Native Language Programs Running Afoul Of No Child Left Behind
Associated Press
22 January 2005

Mike Chambers

[Some western Alaska schools that for decades have taught and helped preserve the Native Yupik language are in a quandary over meeting new federal testing requirements under the No Child Left Behind Act.

In the Lower Kuskokwim School District, third grade children taught almost exclusively in the Yupik language may be required to pass federal tests written in English. In Alaska, where Natives speak 20 aboriginal languages and dialects, meeting a uniform federal law could ultimately be too expensive, conflict with Native cultural traditions as well as the local control that the rural villages treasure.

Not many states face the issues that we do, said state Education Commissioner Roger Sampson.

Under the federal law, students would be tested annually from grades 3-8 and again in high school. States could make accommodations for language barriers, but after three years in U.S. public schools the children would be required to take English-only tests. Aside from the Heritage Language programs in more than 30 rural public schools, Alaska's largest city of Anchorage has more than 93 languages spoken by students, Sampson said. Already cash strapped, the state can little afford to translate tests into more than 100 languages, education officials said.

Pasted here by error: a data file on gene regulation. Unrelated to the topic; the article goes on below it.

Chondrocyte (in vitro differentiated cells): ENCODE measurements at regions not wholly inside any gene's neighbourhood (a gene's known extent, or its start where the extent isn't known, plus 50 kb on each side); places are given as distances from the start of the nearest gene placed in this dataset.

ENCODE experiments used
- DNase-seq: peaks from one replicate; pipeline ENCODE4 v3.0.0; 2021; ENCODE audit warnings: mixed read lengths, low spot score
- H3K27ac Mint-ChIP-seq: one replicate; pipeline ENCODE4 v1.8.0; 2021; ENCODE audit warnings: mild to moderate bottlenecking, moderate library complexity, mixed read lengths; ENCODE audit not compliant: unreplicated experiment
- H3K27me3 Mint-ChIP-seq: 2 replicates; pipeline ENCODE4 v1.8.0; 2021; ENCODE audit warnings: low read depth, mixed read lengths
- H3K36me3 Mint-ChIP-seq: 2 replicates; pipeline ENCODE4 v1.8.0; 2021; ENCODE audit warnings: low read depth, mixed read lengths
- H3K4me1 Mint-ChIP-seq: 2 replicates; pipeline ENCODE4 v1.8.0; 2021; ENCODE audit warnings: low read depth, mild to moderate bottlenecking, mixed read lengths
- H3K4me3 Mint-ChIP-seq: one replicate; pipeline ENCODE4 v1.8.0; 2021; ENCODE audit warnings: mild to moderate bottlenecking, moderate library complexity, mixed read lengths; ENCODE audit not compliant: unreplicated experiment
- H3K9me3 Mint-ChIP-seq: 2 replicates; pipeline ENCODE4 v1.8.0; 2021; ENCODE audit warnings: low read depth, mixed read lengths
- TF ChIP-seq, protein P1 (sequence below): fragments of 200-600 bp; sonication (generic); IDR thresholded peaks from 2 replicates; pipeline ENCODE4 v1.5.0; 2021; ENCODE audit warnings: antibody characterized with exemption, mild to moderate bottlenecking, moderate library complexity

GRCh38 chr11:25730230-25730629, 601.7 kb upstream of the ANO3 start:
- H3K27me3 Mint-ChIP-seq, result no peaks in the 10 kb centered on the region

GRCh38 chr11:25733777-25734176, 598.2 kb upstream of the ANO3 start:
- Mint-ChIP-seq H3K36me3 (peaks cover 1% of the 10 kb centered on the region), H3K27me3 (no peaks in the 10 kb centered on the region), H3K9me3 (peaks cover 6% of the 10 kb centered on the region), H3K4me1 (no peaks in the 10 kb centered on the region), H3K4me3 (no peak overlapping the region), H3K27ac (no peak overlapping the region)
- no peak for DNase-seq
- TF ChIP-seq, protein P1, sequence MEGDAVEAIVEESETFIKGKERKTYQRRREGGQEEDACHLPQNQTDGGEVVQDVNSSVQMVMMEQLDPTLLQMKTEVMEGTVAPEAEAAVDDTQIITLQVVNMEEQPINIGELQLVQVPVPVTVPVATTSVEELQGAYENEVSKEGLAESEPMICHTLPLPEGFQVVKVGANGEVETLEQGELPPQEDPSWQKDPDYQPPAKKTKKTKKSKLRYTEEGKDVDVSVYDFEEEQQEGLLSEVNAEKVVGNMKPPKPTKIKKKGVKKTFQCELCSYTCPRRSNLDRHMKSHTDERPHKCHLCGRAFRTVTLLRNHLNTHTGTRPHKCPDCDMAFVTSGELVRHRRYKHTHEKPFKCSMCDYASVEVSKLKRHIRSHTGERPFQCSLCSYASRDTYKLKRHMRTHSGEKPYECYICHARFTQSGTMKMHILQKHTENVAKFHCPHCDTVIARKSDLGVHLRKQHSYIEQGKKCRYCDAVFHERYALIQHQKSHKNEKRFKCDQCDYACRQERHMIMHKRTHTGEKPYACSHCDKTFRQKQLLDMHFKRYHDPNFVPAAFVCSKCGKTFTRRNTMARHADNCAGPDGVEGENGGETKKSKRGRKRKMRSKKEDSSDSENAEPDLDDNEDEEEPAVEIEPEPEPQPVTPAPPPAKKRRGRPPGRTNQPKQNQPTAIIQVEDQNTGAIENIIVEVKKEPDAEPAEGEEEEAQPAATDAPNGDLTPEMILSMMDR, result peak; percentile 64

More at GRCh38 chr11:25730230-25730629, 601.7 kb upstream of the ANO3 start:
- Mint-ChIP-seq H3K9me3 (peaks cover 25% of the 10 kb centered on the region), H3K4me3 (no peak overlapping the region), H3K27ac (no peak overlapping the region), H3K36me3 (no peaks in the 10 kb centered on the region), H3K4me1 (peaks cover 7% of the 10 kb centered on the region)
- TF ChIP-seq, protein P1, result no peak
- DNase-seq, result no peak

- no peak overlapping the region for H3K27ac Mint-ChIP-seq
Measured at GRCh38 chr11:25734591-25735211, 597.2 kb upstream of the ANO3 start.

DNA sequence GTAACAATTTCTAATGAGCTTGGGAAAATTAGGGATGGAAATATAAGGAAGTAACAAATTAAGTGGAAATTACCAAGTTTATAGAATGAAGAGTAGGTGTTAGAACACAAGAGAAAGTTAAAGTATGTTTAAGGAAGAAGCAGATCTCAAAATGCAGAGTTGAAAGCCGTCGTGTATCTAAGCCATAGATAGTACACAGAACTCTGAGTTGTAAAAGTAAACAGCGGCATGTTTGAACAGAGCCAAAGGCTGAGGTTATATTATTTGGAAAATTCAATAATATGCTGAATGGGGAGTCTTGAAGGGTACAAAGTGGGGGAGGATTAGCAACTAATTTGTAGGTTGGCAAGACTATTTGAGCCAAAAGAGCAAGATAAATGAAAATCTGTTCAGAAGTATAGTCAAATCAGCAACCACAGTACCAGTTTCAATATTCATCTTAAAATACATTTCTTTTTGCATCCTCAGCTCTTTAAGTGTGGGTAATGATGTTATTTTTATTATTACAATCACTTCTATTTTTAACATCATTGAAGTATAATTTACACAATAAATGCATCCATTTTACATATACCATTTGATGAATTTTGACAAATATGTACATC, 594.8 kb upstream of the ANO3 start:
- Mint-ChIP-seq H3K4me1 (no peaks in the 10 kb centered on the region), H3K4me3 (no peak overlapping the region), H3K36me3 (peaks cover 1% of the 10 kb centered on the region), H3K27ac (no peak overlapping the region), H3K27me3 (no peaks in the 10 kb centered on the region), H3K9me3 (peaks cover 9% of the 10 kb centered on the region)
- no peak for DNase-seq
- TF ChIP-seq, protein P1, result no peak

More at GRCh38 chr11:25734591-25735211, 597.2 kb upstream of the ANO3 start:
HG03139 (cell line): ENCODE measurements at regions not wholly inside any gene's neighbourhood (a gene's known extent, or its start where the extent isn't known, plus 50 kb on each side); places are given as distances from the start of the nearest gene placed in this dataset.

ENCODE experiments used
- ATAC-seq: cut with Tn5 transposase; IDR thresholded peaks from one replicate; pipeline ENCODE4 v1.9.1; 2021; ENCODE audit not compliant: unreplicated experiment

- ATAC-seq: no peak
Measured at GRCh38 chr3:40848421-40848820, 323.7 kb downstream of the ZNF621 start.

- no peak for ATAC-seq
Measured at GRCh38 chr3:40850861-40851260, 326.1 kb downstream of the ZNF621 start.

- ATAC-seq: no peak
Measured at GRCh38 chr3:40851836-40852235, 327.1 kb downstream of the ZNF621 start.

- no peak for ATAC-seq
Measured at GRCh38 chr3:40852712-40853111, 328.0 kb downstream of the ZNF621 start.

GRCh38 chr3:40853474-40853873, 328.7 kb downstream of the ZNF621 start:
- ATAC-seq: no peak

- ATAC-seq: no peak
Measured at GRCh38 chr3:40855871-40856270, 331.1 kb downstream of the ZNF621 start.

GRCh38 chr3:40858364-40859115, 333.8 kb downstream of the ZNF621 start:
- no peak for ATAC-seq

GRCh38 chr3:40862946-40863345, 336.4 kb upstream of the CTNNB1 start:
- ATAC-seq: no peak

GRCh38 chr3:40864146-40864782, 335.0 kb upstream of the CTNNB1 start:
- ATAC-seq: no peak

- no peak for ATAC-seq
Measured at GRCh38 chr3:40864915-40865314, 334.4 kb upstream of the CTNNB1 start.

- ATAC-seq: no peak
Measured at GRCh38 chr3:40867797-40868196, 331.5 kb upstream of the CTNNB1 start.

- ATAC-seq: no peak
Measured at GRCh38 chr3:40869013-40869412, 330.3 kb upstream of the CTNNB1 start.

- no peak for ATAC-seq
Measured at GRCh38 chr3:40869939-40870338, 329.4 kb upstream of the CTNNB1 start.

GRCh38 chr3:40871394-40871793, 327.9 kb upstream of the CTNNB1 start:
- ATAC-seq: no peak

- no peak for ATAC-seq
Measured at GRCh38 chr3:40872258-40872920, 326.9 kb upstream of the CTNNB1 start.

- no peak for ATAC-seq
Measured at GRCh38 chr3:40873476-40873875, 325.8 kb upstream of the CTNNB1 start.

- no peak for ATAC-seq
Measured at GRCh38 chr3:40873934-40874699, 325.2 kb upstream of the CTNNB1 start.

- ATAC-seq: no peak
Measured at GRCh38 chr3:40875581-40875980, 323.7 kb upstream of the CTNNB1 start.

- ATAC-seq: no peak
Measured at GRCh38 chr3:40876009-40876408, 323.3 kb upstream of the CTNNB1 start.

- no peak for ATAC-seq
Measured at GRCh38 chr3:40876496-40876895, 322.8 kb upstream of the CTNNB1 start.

And even if it could, the Yupik language, though spoken by thousands of Alaska Natives from Norton Sound to Bristol Bay, does not translate as completely as Spanish or other European languages.

For instance, mathematics to American children is based on units of 10, where increments of 20 are used in Yupik math and numerous English words have no Yupik counterparts.

The Lower Kuskokwim School District, which oversees schools in Bethel and surrounding villages has had an intensive Yupik language program for about 30 years, said Superintendent Bill Ferguson. A similar program instituted by the Bureau of Indian Affairs in earlier years was seen as a progressive way to assimilate Native children into English fluency. Since then, it's become a way for Yupik-speaking Natives to sustain their language and culture just as other Alaska Native languages dwindle.

I feel strongly that our kids should speak Yupik fluently, said state Rep. Mary Kapsner, of Bethel. I really feel this isn't just an academic issue about benchmark tests, but about cultural and social well being.]